Making the Smart Investment
July 16, 2023

Parables to Live By

“Making the Smart Investment”

Luke 12:13-21

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Parables to Live By

“Making the Smart Investment”

Luke 12:13-21

We live in a society that is pulverized under the weight of wrong priorities, crushed by debt, and pinned under a mountain of materialism. And what happens is that all this stuff blocks our vision of reality and causes us to miss out on the life God has so graciously given to us.

Such was the case with one man who interrupted Jesus as He was talking about hypocrisy, about how much God cares and values us, and how we need to make an open confession of Him before others.

But this man wasn’t there to listen to Jesus’s wisdom; rather, He wanted Jesus’s help in the matter of inheritance.

He cried out, “Teacher, tell my brother to divide the inheritance with me.” (Luke 12:13 NKJV)

This guy wasn’t interested in the truth Jesus was sharing. He wasn’t paying the slightest bit of attention; instead, he was consumed with his own financial condition.

But why come to Jesus with this request? The answer is found in Jesus’s designation as a teacher or Rabbi. You see, Rabbis were knowledgeable of the Law, and as such were expected to investigate and were considered qualified to judge ethical matters. And so, this man was appealing to Jesus’s authority and knowledge of the Law to force his brother to comply.

But Jesus responded, “‘Man, who appointed me a judge or an arbiter between you?’ Then he said to them, “’Watch out! Be on your guard against all kinds of greed; life does not consist in an abundance of possessions.’” (Luke 1:14-15 NKJV)

And in saying that, Jesus recused Himself from judging between the two, instead he chose to get to the heart of the matter, or the root cause of this man’s problem. You see, this man was preoccupied with the wrong thing because his desire was greed based. Jesus then goes on to establish his point through the parable we’ll be looking at today.

The Parable of the Rich Fool

And He told them this parable: ‘The ground of a certain rich man yielded an abundant harvest. He thought to himself, ‘What shall I do? I have no place to store my crops.’ Then he said, ‘This is what I’ll do. I will tear down my barns and build bigger ones, and there I will store my surplus grain. And I’ll say to myself, you have plenty of grain laid up for many years. Take life easy; eat, drink and be merry.’ But God said to him, ‘You fool! This very night your life will be demanded from you. Then who will get what you have prepared for yourself?’ This is how it will be with whoever stores up things for themselves but is not rich toward God.” (Luke 12:16-21 NKJV)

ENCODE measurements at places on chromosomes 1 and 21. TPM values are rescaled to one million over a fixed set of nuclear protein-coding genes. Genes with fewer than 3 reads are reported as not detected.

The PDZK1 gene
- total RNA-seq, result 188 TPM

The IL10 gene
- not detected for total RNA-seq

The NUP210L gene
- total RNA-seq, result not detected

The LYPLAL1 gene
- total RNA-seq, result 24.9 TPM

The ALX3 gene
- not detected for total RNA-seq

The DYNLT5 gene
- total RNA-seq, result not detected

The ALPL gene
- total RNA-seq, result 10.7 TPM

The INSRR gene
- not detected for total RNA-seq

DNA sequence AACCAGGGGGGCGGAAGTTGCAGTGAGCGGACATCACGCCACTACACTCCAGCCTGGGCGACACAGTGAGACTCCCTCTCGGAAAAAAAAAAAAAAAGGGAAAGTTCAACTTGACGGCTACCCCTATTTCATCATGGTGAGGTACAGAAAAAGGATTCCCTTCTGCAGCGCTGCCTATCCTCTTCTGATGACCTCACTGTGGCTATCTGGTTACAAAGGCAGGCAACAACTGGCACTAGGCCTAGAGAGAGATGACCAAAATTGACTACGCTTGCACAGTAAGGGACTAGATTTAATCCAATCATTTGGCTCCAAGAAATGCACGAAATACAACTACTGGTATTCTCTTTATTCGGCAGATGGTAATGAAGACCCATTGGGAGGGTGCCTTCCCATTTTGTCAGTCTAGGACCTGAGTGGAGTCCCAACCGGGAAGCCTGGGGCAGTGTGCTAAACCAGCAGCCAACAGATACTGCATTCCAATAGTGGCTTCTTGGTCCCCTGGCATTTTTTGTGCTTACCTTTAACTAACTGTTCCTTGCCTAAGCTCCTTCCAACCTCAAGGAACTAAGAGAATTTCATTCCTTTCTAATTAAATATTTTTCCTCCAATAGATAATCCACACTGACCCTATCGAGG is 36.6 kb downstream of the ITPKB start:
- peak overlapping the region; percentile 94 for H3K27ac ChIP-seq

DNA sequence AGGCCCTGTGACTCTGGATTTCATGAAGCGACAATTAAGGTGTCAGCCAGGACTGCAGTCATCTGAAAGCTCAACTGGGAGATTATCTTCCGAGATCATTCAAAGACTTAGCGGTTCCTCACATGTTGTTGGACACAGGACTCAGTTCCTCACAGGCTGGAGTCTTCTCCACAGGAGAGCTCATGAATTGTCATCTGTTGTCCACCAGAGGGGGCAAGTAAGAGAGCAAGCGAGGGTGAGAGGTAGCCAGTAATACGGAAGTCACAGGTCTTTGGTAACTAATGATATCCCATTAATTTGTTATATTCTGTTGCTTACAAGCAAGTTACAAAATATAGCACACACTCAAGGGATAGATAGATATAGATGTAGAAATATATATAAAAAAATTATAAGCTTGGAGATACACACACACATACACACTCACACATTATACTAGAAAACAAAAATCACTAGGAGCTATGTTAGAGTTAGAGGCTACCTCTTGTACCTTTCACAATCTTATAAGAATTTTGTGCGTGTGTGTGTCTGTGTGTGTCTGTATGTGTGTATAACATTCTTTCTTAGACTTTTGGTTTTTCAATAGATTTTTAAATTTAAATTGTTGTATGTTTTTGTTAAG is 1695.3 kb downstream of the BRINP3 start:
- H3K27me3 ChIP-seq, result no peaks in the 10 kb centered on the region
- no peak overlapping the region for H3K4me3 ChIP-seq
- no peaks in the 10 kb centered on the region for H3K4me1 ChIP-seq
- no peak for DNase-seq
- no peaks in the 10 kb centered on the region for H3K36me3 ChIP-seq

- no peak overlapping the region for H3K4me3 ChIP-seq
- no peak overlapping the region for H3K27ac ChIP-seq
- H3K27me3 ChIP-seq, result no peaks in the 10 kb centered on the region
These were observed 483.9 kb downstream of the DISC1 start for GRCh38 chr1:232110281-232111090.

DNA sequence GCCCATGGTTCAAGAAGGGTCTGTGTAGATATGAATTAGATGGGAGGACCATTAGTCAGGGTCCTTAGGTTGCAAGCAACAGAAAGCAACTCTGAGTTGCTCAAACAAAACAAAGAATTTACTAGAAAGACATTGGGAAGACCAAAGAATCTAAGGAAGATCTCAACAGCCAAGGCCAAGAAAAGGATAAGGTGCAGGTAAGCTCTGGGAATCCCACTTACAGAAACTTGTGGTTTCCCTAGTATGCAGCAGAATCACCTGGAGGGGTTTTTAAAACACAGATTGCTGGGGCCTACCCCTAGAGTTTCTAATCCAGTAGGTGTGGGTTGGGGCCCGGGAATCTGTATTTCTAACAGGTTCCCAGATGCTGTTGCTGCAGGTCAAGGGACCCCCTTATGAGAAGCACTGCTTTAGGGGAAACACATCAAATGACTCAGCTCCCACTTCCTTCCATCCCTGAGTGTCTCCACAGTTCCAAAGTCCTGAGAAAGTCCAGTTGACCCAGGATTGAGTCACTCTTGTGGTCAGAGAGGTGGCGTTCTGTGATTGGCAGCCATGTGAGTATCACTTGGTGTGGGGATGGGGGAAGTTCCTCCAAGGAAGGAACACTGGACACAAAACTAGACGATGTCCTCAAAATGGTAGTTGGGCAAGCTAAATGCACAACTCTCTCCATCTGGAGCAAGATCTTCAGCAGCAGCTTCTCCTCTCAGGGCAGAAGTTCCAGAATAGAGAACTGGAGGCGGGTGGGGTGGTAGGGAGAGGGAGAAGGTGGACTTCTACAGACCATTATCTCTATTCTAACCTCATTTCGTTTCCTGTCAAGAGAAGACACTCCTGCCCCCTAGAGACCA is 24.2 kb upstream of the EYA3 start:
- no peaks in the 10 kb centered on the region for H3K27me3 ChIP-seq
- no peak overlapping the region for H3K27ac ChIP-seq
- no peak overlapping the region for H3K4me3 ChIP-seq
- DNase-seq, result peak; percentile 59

The message is simple: “Spiritual poverty occurs when our satisfaction depends upon the accumulation of stuff.”

Therefore, it would be wise for us to evaluate our desires in light of what Jesus says in this parable. Now, there are several warning signs this parable reveals, that is, those ways we find our satisfaction other than in the Lord, or as Jesus puts it, when someone is not rich towards God.

The first warning sign is when our savings crosses over into hoarding.

1.  Our Savings Crosses into Hoarding

Hoarding is what the rich man was doing. The success he experienced brought him to one conclusion, “Where am I going to store it all?” He thought of nothing else or no one else but himself, and not of those that he could help.

Nor, did he consult God as to what God may have wanted him to do, forgetting it was the Lord who gave him the ability to gain wealth.

The Bible says, “And you shall remember the Lord your God, for it is He who gives you power to get wealth.” (Deuteronomy 8:18a NKJV)

This man’s entire thought was in stockpiling for his future. The barns he already had were filed with crops, so in his mind they must now be torn down to make way for bigger and better barns that could hold more.

Now, there is absolutely nothing wrong with saving, it’s the proper and prudent thing to do, but savings can become dangerous for our spiritual health and wealth when it develops into hoarding.

How can we tell?

  • When our savings go beyond what we can reasonable use, and for those rainy-day unexpected expenses.
  • When what we have over our own needs is needed by others.
  • And anything that goes to waste in storage.

We need to be careful not to allow our desire to save, which again is proper on our part, doesn’t move into greed. But, when our saving becomes hoarding it is a sign that we’re finding our satisfaction in the wrong place, which in the end will result in our spiritual poverty